Dutton Dunwich wind turbines: ‘We’re not past the point of no return’

Opponents of the Strong Breeze Wind Project in Dutton Dunwich gathered outside the Dutton Community Centre on Thursday, vowing it’s never too late to stop construction of 16 to 20 wind turbines capable of generating over 57 megawatts of green energy,
Meantime inside at a public open house, a spokesman for Chicago-based Invenergy said his firm has had positive feedback from local businesses wanting to know how they can participate in the undertaking that likely won’t see a shovel in the ground before 2019.

Bonnie Rowe, spokesperson for Dutton Dunwich Opponents of Wind Turbines (DDOWT) said the majority of residents remain firmly opposed to the project that would see wind turbines concentrated in the Wallacetown and Dutton areas as well as along the Talbot Line corridor through the municipality.
In a survey undertaken two years ago, 84 per cent of residents who participated were opposed to construction of wind turbines in their municipality.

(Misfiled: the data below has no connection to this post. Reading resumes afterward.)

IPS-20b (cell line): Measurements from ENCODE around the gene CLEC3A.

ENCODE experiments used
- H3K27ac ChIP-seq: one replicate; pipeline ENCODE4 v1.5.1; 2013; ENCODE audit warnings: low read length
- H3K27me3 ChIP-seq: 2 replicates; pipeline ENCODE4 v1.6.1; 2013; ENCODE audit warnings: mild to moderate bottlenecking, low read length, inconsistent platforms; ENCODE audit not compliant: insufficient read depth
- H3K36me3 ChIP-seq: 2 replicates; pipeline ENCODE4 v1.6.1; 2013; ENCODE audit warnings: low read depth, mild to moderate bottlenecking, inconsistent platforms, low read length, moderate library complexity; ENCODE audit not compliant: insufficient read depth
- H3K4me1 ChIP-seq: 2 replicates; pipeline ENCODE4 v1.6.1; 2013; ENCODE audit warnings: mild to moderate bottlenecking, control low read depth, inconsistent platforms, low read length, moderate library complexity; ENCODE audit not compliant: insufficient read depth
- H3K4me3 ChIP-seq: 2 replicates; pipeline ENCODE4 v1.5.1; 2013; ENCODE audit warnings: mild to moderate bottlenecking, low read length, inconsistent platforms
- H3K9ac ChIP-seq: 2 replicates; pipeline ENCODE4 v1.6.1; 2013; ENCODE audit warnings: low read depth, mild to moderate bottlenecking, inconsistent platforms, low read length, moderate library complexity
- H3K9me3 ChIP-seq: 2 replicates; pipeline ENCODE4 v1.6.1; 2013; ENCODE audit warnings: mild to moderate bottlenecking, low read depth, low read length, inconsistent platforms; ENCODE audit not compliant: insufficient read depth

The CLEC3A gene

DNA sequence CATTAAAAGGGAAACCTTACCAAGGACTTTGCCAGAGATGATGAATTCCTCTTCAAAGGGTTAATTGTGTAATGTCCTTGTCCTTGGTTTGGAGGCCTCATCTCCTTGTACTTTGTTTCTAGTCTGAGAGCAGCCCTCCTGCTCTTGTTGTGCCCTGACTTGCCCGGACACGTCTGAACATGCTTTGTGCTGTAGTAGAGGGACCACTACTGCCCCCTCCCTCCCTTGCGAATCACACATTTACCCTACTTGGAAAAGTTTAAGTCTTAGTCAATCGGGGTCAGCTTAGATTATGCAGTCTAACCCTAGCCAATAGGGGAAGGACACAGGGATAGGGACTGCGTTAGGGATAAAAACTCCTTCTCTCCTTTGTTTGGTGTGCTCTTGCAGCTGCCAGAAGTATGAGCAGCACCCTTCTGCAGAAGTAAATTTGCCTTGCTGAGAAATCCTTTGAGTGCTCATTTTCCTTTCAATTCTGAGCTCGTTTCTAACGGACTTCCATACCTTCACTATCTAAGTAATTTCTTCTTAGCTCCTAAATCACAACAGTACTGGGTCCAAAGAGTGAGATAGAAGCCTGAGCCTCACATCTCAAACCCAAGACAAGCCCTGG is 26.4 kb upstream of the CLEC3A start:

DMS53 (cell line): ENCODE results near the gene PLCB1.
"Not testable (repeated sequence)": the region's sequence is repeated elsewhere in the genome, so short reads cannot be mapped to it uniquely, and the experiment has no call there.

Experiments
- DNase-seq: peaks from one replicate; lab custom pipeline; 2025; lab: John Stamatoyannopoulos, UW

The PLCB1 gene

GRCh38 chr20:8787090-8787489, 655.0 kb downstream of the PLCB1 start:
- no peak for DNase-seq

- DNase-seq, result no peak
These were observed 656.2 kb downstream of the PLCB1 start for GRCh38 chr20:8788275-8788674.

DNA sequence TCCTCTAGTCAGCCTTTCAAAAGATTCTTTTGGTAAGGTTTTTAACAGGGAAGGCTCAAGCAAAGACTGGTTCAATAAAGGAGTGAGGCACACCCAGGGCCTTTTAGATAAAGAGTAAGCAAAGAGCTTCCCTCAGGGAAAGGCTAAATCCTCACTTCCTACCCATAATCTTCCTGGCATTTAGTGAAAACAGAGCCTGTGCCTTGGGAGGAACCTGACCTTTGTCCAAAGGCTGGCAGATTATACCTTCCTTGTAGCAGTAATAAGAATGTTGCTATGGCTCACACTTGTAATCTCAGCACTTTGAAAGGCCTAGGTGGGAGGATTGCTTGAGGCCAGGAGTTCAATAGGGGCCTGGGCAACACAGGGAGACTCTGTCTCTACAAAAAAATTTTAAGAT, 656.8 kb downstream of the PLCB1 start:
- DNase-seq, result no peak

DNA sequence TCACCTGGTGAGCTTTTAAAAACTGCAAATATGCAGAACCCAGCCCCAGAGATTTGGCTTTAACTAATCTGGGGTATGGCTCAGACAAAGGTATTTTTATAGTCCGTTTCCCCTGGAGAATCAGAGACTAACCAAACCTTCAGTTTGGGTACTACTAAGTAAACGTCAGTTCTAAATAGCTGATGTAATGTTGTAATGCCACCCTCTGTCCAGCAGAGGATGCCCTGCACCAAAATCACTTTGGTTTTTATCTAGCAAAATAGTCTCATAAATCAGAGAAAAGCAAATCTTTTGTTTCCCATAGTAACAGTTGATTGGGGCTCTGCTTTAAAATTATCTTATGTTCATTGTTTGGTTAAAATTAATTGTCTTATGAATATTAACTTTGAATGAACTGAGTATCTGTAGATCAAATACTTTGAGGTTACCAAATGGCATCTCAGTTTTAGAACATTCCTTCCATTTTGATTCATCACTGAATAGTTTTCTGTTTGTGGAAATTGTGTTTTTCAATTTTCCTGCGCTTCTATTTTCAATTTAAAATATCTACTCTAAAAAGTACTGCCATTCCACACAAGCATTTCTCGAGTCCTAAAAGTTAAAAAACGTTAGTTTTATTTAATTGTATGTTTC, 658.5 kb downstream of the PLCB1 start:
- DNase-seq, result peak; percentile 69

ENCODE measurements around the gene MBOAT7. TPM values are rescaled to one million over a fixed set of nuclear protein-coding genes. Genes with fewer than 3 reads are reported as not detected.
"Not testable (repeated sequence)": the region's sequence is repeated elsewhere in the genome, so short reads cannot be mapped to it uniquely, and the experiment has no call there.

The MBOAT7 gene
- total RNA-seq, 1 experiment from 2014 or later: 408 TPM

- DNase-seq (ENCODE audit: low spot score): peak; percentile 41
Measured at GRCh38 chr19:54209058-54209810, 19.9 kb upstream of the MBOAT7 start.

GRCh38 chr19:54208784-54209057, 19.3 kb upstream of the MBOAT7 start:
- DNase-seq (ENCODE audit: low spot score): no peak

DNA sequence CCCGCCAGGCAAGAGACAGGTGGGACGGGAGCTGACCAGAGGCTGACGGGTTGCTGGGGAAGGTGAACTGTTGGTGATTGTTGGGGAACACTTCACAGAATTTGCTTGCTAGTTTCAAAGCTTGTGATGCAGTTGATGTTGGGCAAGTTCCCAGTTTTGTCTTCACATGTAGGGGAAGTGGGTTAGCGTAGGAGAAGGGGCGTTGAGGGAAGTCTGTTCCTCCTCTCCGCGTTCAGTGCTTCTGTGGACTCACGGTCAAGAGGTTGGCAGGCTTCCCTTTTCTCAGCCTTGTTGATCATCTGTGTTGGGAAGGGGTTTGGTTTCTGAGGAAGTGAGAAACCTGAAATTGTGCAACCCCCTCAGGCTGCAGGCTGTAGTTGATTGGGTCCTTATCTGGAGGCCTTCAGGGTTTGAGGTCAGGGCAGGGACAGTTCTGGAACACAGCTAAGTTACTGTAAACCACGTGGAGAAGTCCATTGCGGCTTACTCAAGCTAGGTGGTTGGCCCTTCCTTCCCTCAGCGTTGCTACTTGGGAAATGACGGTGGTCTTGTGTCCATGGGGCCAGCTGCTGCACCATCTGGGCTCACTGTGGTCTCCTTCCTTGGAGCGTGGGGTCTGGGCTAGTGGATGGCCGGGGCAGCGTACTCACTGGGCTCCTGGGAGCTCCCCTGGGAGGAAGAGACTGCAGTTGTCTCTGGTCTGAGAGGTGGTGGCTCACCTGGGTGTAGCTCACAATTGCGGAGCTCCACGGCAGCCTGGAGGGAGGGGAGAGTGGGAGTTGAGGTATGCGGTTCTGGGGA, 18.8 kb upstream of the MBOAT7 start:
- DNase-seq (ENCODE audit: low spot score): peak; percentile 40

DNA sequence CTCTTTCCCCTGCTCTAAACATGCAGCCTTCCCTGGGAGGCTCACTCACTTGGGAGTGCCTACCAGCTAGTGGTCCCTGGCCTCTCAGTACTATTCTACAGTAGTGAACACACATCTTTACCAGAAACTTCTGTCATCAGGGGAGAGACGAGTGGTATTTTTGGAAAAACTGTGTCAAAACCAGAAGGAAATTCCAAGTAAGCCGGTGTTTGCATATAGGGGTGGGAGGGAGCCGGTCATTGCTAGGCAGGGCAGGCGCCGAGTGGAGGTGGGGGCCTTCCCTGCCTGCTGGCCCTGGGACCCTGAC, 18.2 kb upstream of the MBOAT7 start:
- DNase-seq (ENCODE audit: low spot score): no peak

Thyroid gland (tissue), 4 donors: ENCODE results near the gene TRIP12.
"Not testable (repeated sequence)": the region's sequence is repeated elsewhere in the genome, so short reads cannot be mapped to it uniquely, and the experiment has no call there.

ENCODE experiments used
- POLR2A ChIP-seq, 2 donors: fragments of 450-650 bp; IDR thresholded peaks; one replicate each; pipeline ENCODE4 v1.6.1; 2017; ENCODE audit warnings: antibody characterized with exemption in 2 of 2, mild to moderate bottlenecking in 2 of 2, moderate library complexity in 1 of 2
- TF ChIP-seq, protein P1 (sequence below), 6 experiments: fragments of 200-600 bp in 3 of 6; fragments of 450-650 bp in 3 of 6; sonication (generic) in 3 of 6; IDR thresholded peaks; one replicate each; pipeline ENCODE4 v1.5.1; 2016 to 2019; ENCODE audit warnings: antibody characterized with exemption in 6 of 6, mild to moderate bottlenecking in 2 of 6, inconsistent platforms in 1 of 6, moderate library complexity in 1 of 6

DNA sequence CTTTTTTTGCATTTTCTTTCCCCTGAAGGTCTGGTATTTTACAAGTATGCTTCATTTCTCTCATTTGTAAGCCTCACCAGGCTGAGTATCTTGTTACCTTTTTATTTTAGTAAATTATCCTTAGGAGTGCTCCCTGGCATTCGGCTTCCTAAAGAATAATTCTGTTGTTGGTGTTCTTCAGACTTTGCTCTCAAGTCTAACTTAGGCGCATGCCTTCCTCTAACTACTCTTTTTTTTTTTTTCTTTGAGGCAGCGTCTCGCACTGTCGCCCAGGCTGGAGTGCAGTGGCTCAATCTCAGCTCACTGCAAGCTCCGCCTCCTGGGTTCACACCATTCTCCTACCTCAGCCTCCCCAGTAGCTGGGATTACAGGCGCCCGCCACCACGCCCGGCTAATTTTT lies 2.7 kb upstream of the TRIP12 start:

Rowe advised a follow-up survey was done last fall, “going door-to-door with a petition to the provincial government saying we don’t want this project, we don’t need it because you’ve said we have enough electricity to last for the next 10 years. We found a major portion of people are still opposed. They are very upset and couldn’t sign the petition fast enough. We feel the majority is still very strong.”
Mayor Cameron McWilliam concurred.
“It’s a good turnout and it shows the interest in this project as far as the opposition to it. It speaks to what we’ve been trying to say to the ministry, we don’t need this energy and the cost to society. And over the last year, people have finally woke up to their hydro bills and what we’ve warned the government about, it’s unaffordable.”
“There are a few supporters for sure” added Rowe, “I recognize some of the farmers who have optioned their land. And there are people who are sitting on the fence. As far as the opposition outside, we were really thrilled with the turnout. We had support from many members of our local council, lots of citizens and, as well, support from the Oneida Settlement.”